This article was originally written by David Leonhardt
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Every day, it seems like we are living in an increasingly liquid world. I’m not preaching against the evils of alcohol or for a new era of prohibition that will save us from sin and politicians. After all, water is also a liquid, and it rarely inflicts us with either sin or politicians.
But we do expect everything to be excruciatingly easy these days, so liquid is the operating system of choice.
No time to eat? Grab a liquid breakfast and run. Why tie a knot in the umbilical chord connecting your bed to your desk? If you can find a long enough straw, just start slurping as you rise from bed, and smack your lips to the last drop as you whiz out the front door. Bye.
Remember when soap came in bars? Solid bars? Sorry, I guess I’m showing my age. Now everybody uses liquid soap. Yesterday I reached for the soap. No, wait. I reached for the hand cream. Or was it the soap? But what if it is the hand cream? Soap or hand cream? Which is which?
People used to nail siding onto the exterior of their homes. Now they just spray on “liquid siding”. It comes in three tasty flavors: siding, ceramic and stucco. Yum.
And now they’ve taken my little vitamin supplement pills and liquefied them, too.
“Hold on just a minute. How do you know they liquefied the vitamin pills?”
Who said that?
“Are vitamins naturally solid? Or are they naturally liquid?”
Uh. I had to admit that I probably would not recognize a vitamin if I bumped into it in the street … in which case I have a hunch it might be too big to swallow. Say, who is this?
“Where do you think vitamins come from, anyway?”
I always assumed they came from the back of the corner store in a small town in Indiana, but upon reflection, I suspect they might come from oranges and fish and milk. Who are you?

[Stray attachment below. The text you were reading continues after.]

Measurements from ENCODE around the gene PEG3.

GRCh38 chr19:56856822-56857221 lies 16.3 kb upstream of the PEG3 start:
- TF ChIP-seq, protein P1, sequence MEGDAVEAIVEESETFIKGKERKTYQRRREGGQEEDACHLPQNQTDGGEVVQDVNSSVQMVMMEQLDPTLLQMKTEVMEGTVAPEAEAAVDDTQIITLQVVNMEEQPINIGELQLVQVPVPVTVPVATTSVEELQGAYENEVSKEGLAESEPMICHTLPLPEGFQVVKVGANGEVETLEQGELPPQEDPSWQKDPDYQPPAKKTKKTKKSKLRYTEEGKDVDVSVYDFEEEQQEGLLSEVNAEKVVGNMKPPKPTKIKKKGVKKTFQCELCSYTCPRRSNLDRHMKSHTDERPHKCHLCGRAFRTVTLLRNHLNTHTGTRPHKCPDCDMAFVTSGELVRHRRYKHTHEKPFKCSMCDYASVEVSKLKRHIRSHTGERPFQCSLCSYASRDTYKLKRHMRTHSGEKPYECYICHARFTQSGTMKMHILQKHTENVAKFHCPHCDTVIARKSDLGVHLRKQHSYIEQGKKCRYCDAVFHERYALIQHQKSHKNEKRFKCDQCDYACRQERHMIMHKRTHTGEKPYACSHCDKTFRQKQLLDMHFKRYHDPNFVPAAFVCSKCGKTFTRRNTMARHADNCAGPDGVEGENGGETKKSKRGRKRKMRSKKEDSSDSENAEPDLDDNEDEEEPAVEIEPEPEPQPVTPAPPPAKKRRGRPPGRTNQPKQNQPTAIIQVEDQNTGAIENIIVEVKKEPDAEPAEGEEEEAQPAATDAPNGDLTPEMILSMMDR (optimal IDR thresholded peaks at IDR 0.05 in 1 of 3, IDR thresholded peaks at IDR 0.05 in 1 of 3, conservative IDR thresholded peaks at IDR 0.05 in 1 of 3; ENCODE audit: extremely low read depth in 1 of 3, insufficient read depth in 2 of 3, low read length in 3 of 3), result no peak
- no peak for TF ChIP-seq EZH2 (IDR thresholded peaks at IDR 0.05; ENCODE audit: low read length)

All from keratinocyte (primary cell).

“Don’t you think it’s pretty hard to stuff a fish into a hard, little pill?”
I suppose The Voice has a point.
“You drink milk, don’t you?”
Yeah, but that’s because it’s liquid. Suddenly I recalled my dream from just last week. Cow after cow heading into a factory on a conveyor belt. At first I though it was the Annual Bovine Family Reunion, but on the other side of the factory, riding the same conveyor belt, were neatly sealed cartons of milk. Aaargh!
“Squeezed. Like an orange. You drink juice, don’t you?”
Yeah…but squeezing a cow?
“Just what do you know about liquid?”
I thought real hard. Everything comes in one of three states: gas, liquid and solid. Gas is like the politicians when they are talking. Liquid is like the politicians when they are hard at work attending cocktail receptions. Solid is like statues of politicians.
Everything comes in either gas, liquid or solid. That is about all I could remember of my high school chemistry. That, and how to explode a partially dissected frog. No, wait. That wasn’t chemistry class. Silly me. Why would we have a partially dissected frog in chemistry class. That was that other class. What was it called, again? Oh yes, “home economics”.
“Did the frog contain vitamins?”
Not any more.
“Do you think it’s easier to pack vitamins into a tiny, hard pill or into a drink?”
I suppose it all depends on what kind of explosive you use. I tried to imagine squeezing a fish into a carton. But fish walking up a conveyor belt seemed just a bit radical … and even less tasty than freshly squeezed cow.
“Liquid vitamin supplements are made only from plant ingredients.”
That’s it. Keep your cow. Keep your fish. Keep your frog…what’s left of it. I’m going to for a pure liquid life.